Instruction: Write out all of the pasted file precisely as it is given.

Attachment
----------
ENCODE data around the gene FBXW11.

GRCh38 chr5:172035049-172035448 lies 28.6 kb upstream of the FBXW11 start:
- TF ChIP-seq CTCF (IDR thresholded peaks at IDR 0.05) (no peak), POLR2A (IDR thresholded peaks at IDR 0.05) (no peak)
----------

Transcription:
ENCODE data around the gene FBXW11.

GRCh38 chr5:172035049-172035448 lies 28.6 kb upstream of the FBXW11 start:
- TF ChIP-seq CTCF (IDR thresholded peaks at IDR 0.05) (no peak), POLR2A (IDR thresholded peaks at IDR 0.05) (no peak)